To do that, Amato said he'll bring a transition team of people who know his working style and understand how to get things done quickly.
"It's not that I don't believe there are people here who can do the job. It's just that in many cases I don't have a lot of time to look for them," he said. He added that the transition team would not be large -- two or three people -- and won't all necessarily come from outside the New Orleans area.
Key among the positions he'll need to fill are administrators in the district's business department, which has been riddled with scandals and possible corruption.
Amato said he has dealt with such problems before, and the business departments can be turned around with the right leadership.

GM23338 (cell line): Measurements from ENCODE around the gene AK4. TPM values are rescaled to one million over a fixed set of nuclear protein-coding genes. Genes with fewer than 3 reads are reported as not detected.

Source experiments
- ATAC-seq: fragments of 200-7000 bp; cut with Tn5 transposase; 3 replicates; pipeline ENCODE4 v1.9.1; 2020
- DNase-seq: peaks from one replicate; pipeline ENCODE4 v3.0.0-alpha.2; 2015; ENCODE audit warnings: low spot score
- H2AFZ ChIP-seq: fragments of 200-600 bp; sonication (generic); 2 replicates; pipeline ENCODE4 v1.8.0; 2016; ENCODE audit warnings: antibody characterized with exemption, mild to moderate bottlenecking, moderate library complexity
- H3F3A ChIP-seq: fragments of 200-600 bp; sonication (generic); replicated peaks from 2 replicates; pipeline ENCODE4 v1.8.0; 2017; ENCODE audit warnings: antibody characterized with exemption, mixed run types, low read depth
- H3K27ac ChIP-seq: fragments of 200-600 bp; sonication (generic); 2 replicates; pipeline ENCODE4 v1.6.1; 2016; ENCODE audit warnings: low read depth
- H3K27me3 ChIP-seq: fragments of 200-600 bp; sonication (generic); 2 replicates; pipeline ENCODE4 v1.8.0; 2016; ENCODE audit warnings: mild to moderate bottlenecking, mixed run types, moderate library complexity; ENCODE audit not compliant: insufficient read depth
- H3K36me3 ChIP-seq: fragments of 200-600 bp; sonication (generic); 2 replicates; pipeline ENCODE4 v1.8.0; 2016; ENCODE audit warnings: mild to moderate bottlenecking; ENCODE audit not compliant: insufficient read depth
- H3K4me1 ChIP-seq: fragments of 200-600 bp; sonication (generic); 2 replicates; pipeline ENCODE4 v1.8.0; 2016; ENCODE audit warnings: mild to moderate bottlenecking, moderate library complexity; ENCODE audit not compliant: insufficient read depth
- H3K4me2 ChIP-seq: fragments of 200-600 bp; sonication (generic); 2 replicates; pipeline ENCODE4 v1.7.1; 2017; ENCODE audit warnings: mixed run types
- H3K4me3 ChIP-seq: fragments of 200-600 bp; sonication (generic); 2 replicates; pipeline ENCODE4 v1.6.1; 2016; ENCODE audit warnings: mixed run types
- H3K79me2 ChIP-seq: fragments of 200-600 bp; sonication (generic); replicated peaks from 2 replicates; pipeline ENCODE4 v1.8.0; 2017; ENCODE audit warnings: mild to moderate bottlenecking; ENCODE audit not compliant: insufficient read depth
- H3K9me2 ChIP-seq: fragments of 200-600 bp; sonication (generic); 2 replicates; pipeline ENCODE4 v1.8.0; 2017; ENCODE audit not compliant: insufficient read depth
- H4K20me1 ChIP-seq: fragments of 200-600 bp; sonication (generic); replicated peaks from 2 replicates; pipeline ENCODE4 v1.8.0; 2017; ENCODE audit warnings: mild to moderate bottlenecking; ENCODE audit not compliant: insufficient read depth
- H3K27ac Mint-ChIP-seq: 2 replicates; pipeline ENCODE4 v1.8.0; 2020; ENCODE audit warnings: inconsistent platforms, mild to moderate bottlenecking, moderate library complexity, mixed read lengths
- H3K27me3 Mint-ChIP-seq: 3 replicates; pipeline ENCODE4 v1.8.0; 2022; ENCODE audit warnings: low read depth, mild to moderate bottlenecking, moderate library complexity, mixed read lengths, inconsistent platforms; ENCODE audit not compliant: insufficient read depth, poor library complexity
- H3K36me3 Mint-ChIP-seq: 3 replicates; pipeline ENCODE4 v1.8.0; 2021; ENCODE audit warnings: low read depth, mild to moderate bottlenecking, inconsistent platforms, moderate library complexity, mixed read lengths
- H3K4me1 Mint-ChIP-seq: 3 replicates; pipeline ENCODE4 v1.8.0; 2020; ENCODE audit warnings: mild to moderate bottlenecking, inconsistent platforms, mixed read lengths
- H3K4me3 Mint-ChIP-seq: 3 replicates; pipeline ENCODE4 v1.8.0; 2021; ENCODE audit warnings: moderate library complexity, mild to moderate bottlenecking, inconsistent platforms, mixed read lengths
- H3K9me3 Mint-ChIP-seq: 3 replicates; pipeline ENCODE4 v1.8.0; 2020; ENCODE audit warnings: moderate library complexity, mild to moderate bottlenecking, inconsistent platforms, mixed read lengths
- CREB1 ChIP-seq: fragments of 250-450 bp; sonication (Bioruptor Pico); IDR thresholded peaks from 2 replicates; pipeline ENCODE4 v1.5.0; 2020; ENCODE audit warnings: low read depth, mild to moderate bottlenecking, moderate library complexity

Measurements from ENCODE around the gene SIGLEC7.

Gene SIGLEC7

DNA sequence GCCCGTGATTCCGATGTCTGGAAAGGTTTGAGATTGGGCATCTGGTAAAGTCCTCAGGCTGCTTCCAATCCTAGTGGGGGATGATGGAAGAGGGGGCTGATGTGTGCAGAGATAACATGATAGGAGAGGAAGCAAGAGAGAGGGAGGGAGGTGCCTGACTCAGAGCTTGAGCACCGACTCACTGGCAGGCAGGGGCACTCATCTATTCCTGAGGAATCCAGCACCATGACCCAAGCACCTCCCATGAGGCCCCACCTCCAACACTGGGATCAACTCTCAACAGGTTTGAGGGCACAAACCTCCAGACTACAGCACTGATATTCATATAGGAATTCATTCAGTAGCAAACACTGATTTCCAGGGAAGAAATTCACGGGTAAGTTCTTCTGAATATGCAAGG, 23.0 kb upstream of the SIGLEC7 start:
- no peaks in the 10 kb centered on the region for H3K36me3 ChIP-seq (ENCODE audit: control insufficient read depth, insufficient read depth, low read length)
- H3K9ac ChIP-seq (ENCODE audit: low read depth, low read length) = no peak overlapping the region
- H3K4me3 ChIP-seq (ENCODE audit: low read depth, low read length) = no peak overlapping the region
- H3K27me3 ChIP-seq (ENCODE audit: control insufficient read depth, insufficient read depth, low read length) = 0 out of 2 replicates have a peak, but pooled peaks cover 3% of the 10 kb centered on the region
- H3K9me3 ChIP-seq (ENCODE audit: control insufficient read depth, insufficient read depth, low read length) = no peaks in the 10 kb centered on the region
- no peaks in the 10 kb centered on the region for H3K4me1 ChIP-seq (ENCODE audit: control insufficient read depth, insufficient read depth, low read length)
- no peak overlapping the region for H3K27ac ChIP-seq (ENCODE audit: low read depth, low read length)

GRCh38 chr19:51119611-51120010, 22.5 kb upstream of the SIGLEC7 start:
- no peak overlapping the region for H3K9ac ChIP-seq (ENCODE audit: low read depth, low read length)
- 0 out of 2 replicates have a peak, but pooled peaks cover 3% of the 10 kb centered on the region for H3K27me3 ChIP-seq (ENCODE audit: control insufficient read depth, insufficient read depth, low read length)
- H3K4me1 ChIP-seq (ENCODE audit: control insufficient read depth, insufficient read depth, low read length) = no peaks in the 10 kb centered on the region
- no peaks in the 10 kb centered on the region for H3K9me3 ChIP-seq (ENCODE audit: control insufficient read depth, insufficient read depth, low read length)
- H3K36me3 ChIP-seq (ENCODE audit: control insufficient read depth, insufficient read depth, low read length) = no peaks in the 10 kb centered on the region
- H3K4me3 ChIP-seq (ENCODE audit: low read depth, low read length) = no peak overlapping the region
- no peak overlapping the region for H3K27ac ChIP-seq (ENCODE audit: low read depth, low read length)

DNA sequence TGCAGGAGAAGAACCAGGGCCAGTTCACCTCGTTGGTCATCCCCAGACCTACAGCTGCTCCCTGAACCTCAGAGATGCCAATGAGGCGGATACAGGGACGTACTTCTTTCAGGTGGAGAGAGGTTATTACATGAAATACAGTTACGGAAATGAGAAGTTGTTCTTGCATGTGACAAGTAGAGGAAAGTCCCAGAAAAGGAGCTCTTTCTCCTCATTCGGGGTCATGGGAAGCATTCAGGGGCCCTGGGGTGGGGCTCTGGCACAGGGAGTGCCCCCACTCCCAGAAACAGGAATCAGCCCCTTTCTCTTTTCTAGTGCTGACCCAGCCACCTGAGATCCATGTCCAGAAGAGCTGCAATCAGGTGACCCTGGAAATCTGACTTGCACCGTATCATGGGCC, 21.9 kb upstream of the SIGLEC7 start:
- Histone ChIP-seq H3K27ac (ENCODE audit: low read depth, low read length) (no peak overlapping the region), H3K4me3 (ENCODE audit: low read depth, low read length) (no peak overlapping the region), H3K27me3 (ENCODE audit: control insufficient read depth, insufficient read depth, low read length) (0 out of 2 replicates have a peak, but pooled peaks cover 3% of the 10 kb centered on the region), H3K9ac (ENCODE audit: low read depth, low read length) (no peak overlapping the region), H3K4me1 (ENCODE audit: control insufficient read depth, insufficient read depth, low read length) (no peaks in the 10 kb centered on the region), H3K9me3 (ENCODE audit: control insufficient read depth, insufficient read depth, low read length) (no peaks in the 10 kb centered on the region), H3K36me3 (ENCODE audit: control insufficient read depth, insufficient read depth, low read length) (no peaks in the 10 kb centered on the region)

"There are a lot of good people here just dying to do the right thing. They just need good leadership," he said. He has already started looking for the right leaders for those departments, he said.
Meanwhile, Amato has yet to finish the performance goals that will be part of his contract with the School Board. Those goals will be based on the board's reform plan but are being written by Amato.
On Monday, Amato was surrounded by a legal pad full of notes, a calendar and the beginning of his chart of goals and timelines. When they are complete, the goals will be specific and will have clear deadlines.
"If I'm going to hold people accountable," he said, "I have to first be willing to hold myself accountable."